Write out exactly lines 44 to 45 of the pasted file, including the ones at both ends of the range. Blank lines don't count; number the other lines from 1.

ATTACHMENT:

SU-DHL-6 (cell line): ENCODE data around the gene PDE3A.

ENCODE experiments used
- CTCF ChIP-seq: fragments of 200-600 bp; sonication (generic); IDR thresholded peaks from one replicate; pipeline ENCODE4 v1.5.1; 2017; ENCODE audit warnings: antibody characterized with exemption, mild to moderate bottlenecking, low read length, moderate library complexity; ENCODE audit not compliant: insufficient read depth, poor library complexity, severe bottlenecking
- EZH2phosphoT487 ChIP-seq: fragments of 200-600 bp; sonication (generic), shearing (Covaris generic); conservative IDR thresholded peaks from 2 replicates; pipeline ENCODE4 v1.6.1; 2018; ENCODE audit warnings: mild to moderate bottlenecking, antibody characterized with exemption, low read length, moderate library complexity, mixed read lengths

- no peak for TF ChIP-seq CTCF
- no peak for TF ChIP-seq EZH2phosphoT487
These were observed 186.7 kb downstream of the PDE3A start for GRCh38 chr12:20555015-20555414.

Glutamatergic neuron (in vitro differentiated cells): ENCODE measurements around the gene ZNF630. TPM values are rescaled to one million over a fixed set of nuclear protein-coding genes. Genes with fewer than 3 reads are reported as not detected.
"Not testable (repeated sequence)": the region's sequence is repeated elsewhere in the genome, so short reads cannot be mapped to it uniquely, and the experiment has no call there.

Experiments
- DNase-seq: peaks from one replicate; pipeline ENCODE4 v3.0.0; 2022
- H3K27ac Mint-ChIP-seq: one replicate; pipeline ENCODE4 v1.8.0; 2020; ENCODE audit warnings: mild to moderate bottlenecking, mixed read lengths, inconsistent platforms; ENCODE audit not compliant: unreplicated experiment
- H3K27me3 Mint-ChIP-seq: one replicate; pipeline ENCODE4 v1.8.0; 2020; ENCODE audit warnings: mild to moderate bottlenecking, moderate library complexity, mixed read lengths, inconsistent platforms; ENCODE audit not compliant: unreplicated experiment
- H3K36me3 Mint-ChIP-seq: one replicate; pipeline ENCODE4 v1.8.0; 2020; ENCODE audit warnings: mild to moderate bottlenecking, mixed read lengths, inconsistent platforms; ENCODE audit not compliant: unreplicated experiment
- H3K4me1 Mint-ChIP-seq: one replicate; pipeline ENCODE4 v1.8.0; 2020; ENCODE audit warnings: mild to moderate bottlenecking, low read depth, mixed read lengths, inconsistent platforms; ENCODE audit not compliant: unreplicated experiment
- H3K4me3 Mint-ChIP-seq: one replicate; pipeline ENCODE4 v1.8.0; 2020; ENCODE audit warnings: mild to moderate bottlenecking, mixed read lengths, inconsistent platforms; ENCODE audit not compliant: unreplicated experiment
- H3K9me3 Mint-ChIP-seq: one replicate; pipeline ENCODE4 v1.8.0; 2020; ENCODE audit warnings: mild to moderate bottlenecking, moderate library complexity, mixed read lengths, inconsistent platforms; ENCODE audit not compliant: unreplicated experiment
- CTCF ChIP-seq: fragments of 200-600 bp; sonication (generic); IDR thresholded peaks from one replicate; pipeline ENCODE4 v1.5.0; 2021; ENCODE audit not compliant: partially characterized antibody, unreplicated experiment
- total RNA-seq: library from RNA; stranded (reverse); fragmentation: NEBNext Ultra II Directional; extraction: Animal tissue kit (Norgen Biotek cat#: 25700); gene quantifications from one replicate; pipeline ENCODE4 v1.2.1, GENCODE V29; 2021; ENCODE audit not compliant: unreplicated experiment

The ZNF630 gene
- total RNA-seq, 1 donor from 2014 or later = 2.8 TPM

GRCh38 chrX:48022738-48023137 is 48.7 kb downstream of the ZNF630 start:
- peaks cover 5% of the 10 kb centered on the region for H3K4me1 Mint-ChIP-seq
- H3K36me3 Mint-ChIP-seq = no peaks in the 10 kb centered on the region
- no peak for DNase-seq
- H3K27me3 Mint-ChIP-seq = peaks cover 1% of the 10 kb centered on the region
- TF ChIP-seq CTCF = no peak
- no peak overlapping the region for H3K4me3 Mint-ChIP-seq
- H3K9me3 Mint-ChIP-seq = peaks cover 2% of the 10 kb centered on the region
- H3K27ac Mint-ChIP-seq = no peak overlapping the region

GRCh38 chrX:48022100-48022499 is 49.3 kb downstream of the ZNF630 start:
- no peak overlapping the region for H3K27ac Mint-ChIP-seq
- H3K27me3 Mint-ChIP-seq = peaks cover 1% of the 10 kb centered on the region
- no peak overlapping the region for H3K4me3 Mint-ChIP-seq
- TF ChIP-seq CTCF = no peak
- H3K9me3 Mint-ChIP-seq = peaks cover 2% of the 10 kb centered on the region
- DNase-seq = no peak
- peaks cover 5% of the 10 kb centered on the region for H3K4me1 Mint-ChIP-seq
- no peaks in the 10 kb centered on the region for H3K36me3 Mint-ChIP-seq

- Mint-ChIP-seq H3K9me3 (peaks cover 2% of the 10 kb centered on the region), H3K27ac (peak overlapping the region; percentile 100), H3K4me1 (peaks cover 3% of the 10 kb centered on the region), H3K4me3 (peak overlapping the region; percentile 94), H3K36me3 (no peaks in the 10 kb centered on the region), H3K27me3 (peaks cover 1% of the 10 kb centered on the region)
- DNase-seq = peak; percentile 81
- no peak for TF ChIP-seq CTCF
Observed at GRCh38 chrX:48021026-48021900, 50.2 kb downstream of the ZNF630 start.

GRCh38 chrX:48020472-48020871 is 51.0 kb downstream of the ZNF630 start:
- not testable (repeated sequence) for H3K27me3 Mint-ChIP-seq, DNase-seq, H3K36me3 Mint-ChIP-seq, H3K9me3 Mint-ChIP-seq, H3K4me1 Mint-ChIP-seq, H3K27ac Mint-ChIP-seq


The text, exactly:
GRCh38 chrX:48020472-48020871 is 51.0 kb downstream of the ZNF630 start:
- not testable (repeated sequence) for H3K27me3 Mint-ChIP-seq, DNase-seq, H3K36me3 Mint-ChIP-seq, H3K9me3 Mint-ChIP-seq, H3K4me1 Mint-ChIP-seq, H3K27ac Mint-ChIP-seq